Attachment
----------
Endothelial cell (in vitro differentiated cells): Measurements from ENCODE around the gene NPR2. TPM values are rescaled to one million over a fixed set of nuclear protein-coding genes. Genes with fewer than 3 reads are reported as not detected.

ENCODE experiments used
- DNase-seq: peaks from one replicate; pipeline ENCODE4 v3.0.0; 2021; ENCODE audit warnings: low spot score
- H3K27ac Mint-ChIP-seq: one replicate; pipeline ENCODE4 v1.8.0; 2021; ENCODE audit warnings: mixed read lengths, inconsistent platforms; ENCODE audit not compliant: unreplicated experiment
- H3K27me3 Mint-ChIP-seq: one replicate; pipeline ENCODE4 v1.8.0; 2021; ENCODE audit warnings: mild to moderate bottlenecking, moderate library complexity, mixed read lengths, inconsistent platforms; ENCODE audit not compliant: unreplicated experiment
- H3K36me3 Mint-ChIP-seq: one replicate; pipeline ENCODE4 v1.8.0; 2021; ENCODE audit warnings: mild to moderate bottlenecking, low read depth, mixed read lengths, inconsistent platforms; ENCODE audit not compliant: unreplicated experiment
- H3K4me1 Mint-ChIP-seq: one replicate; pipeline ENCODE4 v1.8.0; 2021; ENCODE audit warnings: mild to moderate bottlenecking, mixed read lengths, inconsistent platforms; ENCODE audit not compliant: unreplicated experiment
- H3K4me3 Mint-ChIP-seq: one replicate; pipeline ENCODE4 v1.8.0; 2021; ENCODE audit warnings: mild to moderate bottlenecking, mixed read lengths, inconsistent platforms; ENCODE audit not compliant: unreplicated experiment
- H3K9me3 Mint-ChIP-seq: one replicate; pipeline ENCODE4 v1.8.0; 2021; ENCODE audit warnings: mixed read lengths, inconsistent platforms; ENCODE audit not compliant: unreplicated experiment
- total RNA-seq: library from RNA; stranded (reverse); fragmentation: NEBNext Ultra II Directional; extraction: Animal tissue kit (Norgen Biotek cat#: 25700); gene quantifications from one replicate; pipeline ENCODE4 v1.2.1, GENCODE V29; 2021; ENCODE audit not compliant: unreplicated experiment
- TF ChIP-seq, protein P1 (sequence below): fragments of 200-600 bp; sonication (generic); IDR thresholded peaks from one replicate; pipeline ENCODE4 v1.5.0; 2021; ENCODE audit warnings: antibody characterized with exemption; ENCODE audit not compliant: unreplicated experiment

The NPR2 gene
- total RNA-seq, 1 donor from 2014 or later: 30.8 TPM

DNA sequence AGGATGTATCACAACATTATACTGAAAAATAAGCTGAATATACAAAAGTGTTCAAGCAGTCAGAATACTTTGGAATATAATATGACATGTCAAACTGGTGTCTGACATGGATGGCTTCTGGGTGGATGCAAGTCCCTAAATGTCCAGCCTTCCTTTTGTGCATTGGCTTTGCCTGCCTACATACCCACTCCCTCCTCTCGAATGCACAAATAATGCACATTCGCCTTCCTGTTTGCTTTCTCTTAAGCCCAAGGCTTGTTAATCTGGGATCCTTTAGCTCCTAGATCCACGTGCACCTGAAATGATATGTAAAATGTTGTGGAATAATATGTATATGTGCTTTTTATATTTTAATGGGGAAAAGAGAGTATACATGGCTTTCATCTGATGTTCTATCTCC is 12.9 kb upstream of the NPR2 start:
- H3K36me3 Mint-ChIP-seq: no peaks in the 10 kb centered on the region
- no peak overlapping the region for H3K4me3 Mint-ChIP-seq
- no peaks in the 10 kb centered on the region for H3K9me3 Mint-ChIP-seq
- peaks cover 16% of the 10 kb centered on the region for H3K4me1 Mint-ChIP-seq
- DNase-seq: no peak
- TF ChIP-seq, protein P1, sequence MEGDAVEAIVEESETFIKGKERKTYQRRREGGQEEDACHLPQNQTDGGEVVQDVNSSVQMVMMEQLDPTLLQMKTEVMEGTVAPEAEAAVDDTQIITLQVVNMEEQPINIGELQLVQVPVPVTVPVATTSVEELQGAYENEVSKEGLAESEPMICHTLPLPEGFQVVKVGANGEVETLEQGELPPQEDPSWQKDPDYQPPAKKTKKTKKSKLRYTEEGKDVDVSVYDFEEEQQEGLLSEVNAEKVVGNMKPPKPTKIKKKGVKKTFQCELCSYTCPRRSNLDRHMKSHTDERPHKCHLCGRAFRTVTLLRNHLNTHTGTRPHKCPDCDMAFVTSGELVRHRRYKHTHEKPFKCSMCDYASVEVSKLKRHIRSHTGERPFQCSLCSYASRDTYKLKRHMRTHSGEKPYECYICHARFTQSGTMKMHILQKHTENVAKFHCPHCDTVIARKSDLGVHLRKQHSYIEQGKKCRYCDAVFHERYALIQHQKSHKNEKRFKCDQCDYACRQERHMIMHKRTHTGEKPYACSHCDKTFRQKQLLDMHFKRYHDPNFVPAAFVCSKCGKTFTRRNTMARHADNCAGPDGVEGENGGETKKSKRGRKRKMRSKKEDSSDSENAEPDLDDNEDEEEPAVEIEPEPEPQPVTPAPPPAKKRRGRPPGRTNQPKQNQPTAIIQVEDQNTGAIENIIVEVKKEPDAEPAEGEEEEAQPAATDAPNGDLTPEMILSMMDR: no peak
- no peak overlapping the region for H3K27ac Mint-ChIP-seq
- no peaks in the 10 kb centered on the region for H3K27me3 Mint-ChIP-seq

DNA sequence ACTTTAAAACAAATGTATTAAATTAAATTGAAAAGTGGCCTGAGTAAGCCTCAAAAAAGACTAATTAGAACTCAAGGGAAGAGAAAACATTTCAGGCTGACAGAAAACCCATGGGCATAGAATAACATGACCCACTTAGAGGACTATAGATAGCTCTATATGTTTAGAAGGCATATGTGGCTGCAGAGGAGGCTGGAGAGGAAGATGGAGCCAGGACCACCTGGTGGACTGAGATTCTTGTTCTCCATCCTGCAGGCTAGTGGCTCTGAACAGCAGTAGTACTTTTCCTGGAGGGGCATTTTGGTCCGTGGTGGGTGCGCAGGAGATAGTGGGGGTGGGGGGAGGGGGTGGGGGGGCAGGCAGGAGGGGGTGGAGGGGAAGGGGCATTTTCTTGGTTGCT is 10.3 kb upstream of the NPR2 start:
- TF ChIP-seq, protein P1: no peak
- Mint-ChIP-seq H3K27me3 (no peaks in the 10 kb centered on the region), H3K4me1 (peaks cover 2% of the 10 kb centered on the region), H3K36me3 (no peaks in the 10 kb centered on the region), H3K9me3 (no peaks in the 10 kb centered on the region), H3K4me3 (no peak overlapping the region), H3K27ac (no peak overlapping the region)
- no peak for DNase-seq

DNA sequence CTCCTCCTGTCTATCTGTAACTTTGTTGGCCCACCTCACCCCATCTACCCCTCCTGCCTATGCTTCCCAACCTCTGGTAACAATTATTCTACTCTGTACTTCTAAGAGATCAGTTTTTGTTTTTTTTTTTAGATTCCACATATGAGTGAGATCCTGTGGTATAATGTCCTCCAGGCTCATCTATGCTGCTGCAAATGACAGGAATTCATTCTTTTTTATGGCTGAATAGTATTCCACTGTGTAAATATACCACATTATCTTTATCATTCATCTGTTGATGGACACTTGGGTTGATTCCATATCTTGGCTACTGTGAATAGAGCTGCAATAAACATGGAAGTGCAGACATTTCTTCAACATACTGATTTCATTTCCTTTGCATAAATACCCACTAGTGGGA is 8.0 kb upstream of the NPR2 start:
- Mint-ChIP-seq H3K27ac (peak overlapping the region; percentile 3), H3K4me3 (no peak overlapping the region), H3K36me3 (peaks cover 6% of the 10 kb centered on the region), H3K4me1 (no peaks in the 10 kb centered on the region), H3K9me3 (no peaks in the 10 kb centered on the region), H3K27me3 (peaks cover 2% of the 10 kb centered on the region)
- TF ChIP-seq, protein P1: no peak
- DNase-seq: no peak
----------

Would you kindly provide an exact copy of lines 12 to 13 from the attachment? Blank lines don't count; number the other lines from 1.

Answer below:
The NPR2 gene
- total RNA-seq, 1 donor from 2014 or later: 30.8 TPM